From the "Reefer Madness" propaganda of the early 20th century to the legalization of marijuana in Thailand and many other countries, cannabis has come a long way. But what led to this evolution? In this article, we'll explore the top five pop culture moments that helped turn marijuana from a demonized drug to a mainstream staple. Join us as we delve into the most influential moments in cannabis pop culture history.
Pop Culture Legends: Cheech and Chong
In 1978, Cheech and Chong's "Up in Smoke" hit the big screen, sparking a cultural conversation about marijuana that had previously been suppressed by government authorities. The film tells the story of Anthony "Man" Stoner and Pedro de Pacas and their escapades while high. Due to its controversial nature, the movie had a difficult time finding traditional advertising outlets, leading to the innovative strategy of promoting it through comic strips on bus benches. This approach proved successful and helped turn the movie into a cult classic.
The "Red Bikini" and Bongs
Our next stop on the cannabis pop culture journey is 1982's "Fast Times at Ridgemont High." This coming-of-age film, based on a true story, follows Jeff Spicoli as he navigates high school while perpetually stoned. One notable moment in the film's history is that a scene depicting a character dreaming of singing on the Tonight Show was cut because of the movie's drug content. However, as times have changed, it's clear that "Fast Times" was an important milestone in the cultural acceptance of marijuana.
Hey, Are You Cool Man?
In 1993, Matthew McConaughey starred in "Dazed and Confused," a stoner classic that celebrates the last day of high school in a small Texas town in 1976. Despite the studio's initial desire for the movie to receive a PG-13 rating, the film's frequent use of profanity and drug content made that impossible. While "Dazed and Confused" didn't achieve blockbuster success, its portrayal of marijuana has solidified its place in the pantheon of stoner films.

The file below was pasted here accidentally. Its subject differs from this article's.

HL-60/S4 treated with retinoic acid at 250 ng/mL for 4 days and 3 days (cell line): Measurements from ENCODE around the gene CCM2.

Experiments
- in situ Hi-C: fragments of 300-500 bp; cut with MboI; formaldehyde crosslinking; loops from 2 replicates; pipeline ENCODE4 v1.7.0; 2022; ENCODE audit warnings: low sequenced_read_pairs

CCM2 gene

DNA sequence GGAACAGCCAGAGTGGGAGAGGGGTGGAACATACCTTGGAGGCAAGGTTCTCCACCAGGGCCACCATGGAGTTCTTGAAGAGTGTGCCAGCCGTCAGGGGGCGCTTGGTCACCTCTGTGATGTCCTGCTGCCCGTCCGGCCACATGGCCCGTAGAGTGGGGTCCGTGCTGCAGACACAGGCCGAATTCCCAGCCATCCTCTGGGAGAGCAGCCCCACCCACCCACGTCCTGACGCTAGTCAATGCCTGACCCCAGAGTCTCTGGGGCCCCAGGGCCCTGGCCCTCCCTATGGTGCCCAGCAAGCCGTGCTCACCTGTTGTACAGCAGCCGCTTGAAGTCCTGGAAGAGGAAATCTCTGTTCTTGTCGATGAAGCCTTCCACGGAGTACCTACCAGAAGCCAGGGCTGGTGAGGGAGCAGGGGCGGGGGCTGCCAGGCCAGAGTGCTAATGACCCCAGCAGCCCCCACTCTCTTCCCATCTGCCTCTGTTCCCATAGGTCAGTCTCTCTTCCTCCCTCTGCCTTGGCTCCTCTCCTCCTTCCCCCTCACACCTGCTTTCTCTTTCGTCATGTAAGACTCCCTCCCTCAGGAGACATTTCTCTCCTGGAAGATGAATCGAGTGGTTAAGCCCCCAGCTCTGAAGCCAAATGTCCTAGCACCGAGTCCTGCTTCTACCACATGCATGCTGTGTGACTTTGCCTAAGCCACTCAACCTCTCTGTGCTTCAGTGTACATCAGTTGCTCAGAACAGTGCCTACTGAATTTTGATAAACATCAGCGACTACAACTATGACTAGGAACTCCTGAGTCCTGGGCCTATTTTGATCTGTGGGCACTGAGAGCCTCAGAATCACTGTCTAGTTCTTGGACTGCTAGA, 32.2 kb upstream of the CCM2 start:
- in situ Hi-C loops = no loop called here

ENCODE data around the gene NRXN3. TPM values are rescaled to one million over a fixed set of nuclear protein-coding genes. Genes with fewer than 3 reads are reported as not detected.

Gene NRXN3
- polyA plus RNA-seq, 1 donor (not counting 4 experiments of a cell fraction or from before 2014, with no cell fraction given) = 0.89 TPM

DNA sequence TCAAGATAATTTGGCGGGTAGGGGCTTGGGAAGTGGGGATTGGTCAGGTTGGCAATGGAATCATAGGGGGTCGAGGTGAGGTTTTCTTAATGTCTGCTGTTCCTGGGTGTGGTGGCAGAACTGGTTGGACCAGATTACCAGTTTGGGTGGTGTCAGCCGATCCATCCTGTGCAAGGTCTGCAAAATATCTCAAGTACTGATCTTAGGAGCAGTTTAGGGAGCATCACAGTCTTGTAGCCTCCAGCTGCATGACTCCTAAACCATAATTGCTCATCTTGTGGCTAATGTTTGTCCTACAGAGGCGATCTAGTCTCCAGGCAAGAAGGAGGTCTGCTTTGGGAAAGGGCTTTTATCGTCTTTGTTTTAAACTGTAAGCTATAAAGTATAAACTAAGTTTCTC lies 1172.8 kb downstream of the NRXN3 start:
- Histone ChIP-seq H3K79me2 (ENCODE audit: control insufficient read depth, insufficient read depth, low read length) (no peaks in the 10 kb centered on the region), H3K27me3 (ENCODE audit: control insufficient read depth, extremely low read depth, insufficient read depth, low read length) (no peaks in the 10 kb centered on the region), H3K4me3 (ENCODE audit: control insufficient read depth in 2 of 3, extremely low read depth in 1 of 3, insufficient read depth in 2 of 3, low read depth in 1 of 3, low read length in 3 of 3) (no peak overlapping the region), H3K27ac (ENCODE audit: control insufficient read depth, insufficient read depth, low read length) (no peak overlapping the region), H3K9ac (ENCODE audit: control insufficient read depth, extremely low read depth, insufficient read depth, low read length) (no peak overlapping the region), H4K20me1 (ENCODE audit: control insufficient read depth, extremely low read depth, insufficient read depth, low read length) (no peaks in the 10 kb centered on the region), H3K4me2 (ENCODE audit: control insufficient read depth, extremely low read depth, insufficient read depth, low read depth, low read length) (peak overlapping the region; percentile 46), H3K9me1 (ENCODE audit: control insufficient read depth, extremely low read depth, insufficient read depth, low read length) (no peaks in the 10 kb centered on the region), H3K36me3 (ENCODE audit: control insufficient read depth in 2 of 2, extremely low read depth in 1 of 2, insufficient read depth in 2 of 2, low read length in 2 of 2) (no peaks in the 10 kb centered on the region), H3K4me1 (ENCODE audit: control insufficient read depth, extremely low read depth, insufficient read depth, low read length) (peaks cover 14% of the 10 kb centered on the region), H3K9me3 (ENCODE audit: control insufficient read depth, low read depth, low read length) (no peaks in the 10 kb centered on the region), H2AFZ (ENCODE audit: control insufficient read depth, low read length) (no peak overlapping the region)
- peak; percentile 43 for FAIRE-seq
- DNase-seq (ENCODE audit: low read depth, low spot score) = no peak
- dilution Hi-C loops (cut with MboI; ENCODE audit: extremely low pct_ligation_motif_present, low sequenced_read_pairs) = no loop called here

90's Hip hop and Half Baked
Moving into the late '90s and early 2000s, marijuana's role in pop culture continued to grow. This is evidenced by the popularity of films such as "Half Baked" and rapper Afroman's hit novelty track, "Because I Got High." "Half Baked," in particular, brought the conversation about marijuana to a more mainstream level, featuring appearances by such cultural icons as Snoop Dogg and Bob Saget. Despite its cult following, co-writer and actor Dave Chappelle has expressed some dissatisfaction with the final product, feeling that the original script was funnier and that the movie was marketed to a younger audience.